ALONGSIDE MOSAIC’S MISSION to present older jazz recordings in the best possible sound with scholarly annotations has been a dogged pursuit of completism. Which is great for an obsessive collector like me, who wants access to every scrap of a particular artist’s output.
Mosaic has taken this into account and revised their mission slightly. The new Benny Goodman set, covering recordings he made after his glory days at Victor, brings to light seven CDs’ worth of material the clarinetist recorded for Columbia (and its cousin, Okeh) between 1939 and 1958. There are chronological gaps: the early-40s recording ban, a jump to Capitol. There are format elisions: the small-group sides, well covered in Charlie Christian sets. And now, with use of “Classic” instead of “Complete” in the box set’s title, there are interstices of discernment: the vocal sides, which featured Helen Forrest or Peggy Lee, and which, as the producer notes, already are CD available.
The high point here are arrangements by Eddie Sauter and Mel Powell, pushing the concept of the big band sound into the bop era, discovering new textures in the standard brass-reeds-and-rhythm instrumental forces.
Turn immediately to Disc Two and listen to “Benny Rides Again,” an Eddie Sauter chart from 1940 that draws from the drums-and-brass furor that made “Sing, Sing, Sing” such a success and takes it to surprising places. The hallmark Fletcher Henderson call-and-response patterns are there, but they’re thicker, more plangent. And the number opens with a wonderful growly noodling by trumpeter Cootie Williams, taking a break from the Ellington band. And this set contains an alternate take that truly is alternate, showing some very different ideas not only in the solos but also the construction of the piece itself.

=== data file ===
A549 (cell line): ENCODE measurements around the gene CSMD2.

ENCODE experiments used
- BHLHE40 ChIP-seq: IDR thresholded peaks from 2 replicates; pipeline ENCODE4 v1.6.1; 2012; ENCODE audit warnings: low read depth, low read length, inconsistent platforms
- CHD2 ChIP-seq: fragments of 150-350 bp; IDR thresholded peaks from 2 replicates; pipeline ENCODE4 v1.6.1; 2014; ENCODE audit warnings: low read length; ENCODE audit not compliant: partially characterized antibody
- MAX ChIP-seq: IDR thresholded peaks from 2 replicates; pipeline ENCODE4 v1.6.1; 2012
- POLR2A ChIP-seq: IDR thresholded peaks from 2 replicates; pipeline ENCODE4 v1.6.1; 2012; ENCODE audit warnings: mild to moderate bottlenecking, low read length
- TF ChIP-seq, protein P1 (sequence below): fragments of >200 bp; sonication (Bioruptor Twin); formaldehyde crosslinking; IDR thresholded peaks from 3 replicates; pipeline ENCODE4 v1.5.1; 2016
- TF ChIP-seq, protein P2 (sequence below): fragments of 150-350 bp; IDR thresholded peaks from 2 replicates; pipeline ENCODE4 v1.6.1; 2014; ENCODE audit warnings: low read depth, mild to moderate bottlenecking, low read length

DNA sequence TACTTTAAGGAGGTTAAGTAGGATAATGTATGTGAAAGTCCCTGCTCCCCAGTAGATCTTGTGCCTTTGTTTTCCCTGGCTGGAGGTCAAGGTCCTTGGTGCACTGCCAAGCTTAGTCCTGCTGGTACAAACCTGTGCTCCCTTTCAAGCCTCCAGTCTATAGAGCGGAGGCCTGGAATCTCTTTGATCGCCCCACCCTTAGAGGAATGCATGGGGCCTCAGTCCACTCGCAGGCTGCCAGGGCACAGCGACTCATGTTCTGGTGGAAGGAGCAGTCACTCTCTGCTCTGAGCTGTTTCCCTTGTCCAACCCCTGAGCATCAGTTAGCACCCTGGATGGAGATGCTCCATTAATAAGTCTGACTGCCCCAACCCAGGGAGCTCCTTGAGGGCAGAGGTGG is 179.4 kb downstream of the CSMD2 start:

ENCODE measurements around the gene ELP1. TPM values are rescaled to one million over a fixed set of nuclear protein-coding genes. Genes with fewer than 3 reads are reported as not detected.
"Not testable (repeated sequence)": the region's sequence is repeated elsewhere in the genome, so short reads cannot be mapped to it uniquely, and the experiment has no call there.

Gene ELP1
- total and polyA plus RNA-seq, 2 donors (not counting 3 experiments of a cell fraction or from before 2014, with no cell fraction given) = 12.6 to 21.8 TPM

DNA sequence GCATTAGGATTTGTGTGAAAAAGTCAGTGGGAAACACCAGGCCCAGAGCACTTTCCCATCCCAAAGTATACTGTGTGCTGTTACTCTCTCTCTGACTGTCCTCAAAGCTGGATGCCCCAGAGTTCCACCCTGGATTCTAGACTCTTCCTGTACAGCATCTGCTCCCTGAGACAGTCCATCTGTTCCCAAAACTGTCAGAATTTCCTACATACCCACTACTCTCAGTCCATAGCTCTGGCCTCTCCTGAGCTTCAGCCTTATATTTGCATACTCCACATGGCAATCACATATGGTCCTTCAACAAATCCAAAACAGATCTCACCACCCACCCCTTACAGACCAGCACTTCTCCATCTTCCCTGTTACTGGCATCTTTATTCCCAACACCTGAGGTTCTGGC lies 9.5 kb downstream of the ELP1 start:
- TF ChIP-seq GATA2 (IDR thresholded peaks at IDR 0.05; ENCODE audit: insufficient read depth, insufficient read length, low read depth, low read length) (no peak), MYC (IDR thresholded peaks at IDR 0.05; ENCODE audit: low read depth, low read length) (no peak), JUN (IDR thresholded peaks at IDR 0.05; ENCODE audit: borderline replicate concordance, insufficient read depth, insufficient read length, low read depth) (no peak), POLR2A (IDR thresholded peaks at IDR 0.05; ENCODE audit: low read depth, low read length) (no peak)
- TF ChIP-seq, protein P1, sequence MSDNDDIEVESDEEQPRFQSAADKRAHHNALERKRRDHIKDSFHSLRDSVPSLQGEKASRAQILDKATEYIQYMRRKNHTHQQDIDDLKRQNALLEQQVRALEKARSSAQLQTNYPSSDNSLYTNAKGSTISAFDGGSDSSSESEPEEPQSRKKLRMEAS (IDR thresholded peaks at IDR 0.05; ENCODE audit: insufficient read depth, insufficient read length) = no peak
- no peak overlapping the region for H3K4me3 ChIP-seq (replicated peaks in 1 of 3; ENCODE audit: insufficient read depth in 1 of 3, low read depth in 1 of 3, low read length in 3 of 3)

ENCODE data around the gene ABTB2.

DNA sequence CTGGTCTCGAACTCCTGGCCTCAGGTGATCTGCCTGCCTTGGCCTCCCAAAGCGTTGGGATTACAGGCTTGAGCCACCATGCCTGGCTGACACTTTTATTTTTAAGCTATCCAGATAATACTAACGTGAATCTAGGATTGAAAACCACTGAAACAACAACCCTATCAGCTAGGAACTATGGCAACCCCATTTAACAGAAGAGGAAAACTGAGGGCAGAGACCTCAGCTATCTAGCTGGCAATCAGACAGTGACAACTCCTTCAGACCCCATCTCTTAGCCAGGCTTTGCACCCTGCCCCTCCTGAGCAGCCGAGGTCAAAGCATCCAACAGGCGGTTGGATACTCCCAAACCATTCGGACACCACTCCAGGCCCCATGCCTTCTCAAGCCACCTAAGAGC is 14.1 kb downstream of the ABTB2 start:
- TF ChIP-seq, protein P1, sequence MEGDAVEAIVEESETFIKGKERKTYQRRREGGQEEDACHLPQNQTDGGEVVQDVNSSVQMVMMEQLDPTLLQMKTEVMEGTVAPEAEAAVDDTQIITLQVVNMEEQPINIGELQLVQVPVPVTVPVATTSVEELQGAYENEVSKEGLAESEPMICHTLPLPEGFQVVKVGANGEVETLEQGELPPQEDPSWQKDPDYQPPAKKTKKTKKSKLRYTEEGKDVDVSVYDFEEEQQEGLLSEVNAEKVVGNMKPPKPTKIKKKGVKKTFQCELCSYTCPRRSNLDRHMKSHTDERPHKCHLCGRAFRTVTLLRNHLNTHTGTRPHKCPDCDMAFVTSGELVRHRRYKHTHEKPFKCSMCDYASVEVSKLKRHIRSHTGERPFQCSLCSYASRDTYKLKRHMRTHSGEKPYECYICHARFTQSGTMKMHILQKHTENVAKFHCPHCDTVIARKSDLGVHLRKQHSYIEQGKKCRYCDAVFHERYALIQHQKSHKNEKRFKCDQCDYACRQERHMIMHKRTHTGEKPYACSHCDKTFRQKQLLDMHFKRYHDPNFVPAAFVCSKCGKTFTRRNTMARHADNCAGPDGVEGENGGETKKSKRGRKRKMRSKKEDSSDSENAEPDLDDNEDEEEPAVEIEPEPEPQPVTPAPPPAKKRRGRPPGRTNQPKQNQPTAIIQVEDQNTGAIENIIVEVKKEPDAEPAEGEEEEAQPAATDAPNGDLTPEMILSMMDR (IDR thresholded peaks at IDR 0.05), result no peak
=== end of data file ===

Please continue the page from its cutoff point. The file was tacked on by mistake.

“Clarinet a la King” is the better-known track, another Sauter accomplishment. Mosaic gives you no fewer than six versions, offering subtle but fascinating differences. Also in the Sauter realm is “Ramona,” distinguished here by a rare Goodman breakdown track that must have given the pernickety leader conniptions.
Powell was a teenaged jazz-piano encyclopedia when he joined the band. He could swing like a madman in any style, including a voice of his own that he improbably would take into classical music, becoming a distinguished composer-professor. But that was far in the future when he was comping so delightfully behind his own arrangement of “String of Pearls,” sending the Miller chestnut into what I can’t help but believe is a different interpretation of its title.
After some late-40s years away, the band is back in 1951 with a number of ’30s alumni at the stands, including Chris Griffin and Hymie Schertzer, and with other Swing Era veterans like Billy Butterfield and Bob Haggart giving new voices to old Goodman charts. Songs like “When Buddha Smiles” and “King Porter Stomp” get new life and, despite some turgid Goodman with Strings sessions (tastefully remanded to the end of Disc Seven), bring the collection to a tasteful close.
As with all Mosaic releases, it’s been meticulously remastered, rescuing even some of the more neglected alternate takes from audio oblivion, and Loren Schoenberg’s notes are a model of insight and analysis. This may seem like a perfect holiday gift for an aged relative, and you’ll no doubt score big points. My advice? Steal it back.
Classic Columbia and Okeh Benny Goodman Orchestra Sessions (1939-1958)
– Metroland Magazine, 11 December 2008